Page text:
SPROUT takes a data-driven approach: discovering what data is available in each city, and how (if) it is being used to create performance indicators and formulate policies, is a crucial challenge. It is already evident that the type and quantity of data available in the different cities varies greatly, with common gaps in freight data
The pilot solutions cover a broad spectrum. Valencia in Spain will be looking at intermodal hubs within the city boundaries bringing together passenger and freight traffic, both public and private. Padua, Italy is to trial self-driving pods for ‘cargo-hitching’, giving passenger transport an additional freight-carrying capacity. In Kalisz, Poland the Internet of Things is to be used for the planning, booking and dynamic management of parking and load/unload operations. Shared mobility, through dockless bike-sharing and car-sharing systems, is the focus of work in Budapest, while in Tel Aviv, Israel, data-driven planning and traffic management strategies will attempt to prioritise non-motorised transport modes and vulnerable road users. Finally the city of Ningbo in China is to explore solutions to problems around very short-range or hyper-local freight transport.
The pilots vary somewhat in their focus: passenger, freight or integrated; from the very local to the peri-urban; and emphases on different special user groups. Policy priorities vary too: mobility itself, land-use, gender/age issues, financing have greater or lesser weight in the different cities.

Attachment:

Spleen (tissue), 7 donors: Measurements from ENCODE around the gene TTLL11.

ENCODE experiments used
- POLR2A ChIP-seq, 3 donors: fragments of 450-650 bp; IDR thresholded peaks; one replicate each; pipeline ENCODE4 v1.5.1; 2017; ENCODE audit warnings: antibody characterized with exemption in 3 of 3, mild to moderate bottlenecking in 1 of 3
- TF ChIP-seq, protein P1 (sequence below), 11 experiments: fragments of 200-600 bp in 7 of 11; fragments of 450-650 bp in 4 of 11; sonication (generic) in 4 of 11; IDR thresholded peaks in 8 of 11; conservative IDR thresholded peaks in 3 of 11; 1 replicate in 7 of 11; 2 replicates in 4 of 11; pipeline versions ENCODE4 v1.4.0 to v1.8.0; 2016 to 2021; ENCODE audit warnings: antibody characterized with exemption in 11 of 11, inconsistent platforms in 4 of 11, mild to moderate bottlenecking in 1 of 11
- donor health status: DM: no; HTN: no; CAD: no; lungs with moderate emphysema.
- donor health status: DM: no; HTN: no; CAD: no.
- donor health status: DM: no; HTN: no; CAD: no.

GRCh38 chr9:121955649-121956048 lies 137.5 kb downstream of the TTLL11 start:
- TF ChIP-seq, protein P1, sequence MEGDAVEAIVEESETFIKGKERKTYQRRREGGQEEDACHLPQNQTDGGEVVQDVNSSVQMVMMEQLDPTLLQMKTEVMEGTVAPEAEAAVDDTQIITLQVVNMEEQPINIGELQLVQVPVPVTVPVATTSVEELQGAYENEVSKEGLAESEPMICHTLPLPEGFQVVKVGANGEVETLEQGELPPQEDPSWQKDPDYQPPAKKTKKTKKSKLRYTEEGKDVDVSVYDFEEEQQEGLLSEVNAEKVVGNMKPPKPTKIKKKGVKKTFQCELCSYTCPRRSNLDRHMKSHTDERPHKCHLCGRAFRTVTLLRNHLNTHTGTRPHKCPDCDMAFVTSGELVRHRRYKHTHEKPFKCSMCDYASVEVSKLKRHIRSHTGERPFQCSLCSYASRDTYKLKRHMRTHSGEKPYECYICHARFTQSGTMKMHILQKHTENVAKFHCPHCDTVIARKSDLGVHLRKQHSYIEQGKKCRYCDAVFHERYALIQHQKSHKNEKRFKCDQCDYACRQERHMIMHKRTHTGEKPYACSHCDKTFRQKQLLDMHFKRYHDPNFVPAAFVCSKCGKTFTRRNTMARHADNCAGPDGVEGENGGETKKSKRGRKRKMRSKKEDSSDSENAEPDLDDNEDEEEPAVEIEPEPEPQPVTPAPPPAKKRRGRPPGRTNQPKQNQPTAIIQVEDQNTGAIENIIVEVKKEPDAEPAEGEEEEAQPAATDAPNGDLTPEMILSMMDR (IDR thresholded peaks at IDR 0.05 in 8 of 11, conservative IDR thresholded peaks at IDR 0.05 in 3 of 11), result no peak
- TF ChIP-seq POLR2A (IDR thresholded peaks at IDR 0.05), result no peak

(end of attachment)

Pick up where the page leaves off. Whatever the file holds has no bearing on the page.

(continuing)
Also funded from SPROUT is a second layer of nine ‘validator’ cities and urban areas (including Minneapolis in the US), each of which will be contributing to the revision and testing of one or more of the pilot solutions (thus ensuring that findings are generally applicable and not the result of an entirely unique situation). There is also a third layer of, currently, 25 cities closely following the project so they can learn from it. In order to facilitate the discussion, debate and further validation of the results, an Open Innovation Community on Urban Mobility Policy has been setup. This Community gathers together stakeholders related to urban mobility policies, bringing together relevant experiences and insight from the EU, the US and China. The MIT-CTL is already member. The Community will be online imminently and it is hoped will grow further.
Besides ZLC and the abovementioned pilot and validation cities, other SPROUT members are international organisations, transport authorities, universities and research centres (including our MIT Network partner the Supply Chain Innovation Institute in Ningbo). The Polis network of cities is also involved.
The overall objective is not just to prove out these particular mobility solutions, but to create real improvements in the capacity of cities worldwide to think through their current and future mobility issues and build policy-making capacity at urban, national and international level.
For more information about SPROUT please contact Teresa de la Cruz at [email protected]